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Revisiting vitamin therapy for HD

A research group in Spain is planning a clinical trial to explore if biotin and thiamine supplementation may help treat motor symptoms of Huntington’s Disease. This strategy emerged from their observations that some protein changes in both mice and people with the HD gene mutation resembled those seen in another rare brain disorder, biotin-thiamine responsive basal ganglia disease (BTBGD). Like HD, BTBGD affects a part of the brain called the striatum and causes movement problems. Daily biotin and thiamine vitamin supplementation is an approved treatment for BTBGD, and has been used with success for individuals with this condition. A recent publication provides some evidence that this treatment could be worth a try in HD, too, but a rigorous clinical trial in people with HD would be needed first.

Approaching Huntington’s disease treatment from a new angle

Individuals with Huntington’s Disease (HD) have a mutation in a gene called huntingtin, which creates an expanded, longer-than-normal huntingtin protein. The protein builds up in the brain and is thought to be toxic to brain cells, leading to the symptoms of HD. Research on HD treatment has largely focused on targeting the huntingtin gene and protein itself. Many of these treatments and therapies aim to lower huntingtin protein levels through various methods, and several current clinical trials, both past and present, have been developed with this goal in mind.

However, the field of HD research is diverse, and scientists are exploring other treatment targets from different angles. Recently a group of HD researchers in Spain has investigated the role of a family of proteins called CPEBs in neurodegenerative diseases. The research group’s work was published in Science Translational Medicine in September of 2021 and presented by Dr. Jose Lucas on Day 1 of the CHDI HD Therapeutics conference in March 2022.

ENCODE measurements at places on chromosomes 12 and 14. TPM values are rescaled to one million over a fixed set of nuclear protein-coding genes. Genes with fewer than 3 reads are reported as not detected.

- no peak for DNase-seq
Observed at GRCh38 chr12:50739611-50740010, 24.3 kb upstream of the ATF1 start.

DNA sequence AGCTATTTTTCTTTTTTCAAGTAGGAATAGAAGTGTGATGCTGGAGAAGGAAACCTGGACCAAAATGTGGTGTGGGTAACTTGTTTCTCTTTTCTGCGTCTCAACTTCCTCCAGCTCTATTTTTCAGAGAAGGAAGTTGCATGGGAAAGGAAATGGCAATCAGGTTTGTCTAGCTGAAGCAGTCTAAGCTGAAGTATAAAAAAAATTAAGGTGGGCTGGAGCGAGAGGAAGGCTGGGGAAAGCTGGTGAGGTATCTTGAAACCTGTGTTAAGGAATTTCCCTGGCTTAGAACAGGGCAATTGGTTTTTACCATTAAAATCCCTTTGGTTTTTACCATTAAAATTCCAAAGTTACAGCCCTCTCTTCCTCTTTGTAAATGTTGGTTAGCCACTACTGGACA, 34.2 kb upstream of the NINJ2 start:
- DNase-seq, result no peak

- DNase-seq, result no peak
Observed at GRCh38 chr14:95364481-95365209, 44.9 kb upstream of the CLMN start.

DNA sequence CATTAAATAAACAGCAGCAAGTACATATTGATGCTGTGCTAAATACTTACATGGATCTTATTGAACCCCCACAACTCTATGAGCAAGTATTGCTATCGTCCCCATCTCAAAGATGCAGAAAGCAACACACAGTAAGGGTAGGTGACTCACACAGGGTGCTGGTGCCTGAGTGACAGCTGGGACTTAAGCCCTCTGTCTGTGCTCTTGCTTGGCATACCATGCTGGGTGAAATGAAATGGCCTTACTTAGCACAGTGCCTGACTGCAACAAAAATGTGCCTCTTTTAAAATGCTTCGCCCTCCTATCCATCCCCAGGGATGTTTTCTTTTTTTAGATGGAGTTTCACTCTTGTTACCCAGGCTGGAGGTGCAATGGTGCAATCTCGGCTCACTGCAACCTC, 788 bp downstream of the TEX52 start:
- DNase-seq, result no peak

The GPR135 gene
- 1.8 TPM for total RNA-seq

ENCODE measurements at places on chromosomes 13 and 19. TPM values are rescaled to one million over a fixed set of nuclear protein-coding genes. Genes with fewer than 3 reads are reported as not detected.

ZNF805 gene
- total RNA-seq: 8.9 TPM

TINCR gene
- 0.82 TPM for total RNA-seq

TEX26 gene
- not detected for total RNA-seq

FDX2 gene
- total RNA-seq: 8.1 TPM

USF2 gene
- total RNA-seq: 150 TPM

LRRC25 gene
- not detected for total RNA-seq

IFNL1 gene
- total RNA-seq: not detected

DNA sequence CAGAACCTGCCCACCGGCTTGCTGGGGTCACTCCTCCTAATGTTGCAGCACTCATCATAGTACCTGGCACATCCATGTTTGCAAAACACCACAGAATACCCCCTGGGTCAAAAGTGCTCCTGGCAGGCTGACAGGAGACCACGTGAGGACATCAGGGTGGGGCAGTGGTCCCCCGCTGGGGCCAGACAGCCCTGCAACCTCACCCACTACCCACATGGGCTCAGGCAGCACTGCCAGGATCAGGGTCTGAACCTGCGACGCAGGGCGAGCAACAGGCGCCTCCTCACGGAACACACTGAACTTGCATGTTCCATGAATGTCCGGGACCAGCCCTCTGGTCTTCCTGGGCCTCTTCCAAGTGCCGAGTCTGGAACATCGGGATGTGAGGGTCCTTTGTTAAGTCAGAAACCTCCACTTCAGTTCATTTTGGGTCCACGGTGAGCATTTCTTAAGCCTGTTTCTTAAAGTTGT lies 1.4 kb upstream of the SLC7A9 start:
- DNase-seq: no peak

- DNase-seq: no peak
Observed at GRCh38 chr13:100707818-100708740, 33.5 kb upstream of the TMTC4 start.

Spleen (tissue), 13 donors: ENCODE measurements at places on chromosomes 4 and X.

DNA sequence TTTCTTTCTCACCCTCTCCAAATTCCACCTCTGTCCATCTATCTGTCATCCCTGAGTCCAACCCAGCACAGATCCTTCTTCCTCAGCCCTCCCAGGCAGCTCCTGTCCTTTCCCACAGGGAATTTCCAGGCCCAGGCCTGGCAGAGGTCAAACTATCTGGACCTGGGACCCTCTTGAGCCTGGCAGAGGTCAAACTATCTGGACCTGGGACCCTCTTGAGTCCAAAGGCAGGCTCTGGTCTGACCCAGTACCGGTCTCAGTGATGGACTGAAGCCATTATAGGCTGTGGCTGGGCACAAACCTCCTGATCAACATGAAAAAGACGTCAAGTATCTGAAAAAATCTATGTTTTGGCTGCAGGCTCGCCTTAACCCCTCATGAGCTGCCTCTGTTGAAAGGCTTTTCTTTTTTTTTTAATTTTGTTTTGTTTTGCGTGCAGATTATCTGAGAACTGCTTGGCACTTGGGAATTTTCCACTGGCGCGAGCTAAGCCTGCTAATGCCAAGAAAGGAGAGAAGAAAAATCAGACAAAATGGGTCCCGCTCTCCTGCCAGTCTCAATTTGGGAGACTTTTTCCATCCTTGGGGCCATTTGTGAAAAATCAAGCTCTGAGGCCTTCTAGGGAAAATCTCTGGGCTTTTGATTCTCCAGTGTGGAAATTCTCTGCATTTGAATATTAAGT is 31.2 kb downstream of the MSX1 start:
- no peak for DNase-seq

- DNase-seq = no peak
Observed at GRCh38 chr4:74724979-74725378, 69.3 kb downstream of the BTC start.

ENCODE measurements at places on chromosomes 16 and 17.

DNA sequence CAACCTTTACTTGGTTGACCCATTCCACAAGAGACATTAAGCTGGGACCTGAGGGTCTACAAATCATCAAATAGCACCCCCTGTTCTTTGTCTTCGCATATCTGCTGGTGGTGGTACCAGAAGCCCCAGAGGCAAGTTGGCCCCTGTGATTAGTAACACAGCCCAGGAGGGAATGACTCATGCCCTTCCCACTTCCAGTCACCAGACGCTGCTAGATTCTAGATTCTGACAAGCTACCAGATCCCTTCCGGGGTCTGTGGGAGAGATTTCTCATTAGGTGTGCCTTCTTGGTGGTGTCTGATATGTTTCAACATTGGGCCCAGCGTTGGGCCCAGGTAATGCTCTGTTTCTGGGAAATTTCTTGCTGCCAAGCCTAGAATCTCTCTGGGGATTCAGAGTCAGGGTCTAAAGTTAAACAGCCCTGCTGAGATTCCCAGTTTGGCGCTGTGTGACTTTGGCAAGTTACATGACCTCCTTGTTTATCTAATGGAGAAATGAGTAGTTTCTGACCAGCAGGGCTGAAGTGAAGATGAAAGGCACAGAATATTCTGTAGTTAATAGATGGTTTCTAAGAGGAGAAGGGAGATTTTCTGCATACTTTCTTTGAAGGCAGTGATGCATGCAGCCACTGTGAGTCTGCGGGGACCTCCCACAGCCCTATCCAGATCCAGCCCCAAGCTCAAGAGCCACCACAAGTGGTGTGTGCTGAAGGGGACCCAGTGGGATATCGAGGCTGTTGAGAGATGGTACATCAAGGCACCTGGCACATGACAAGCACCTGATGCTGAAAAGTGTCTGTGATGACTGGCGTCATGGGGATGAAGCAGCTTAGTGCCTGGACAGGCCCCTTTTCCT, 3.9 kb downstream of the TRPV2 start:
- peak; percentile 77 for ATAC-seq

The basic job of CPEB proteins in cells is to modify the genetic RNA message molecule in a way that affects the size and the amount of the proteins the RNA message produces. CPEBs affect protein creation by lengthening or shortening a part of the RNA message called the poly-A tail. This tail can be placed in slightly different locations, allowing one gene to make different “recipes” to produce proteins of multiple lengths. When a poly-A tail is very short, this signals that the RNA recipe should be destroyed. Therefore, the actions and amounts of CPEBs can significantly affect the lengths and levels of important protein molecules in cells.

From CPEBs to vitamin deficiency

CPEB proteins are known to play a role in brain development and in adult nerve cells. Changes in the actions and levels of CPEB proteins have been seen while studying autism and epilepsy, but CPEB proteins had not yet been looked at closely in neurodegenerative diseases like HD. In this recent study, Lucas’s team observed changes in CPEB levels in the brains of humans and mice with the HD gene. This led them to look more closely at how that affected the levels of other RNA messages and proteins related to HD and other brain diseases.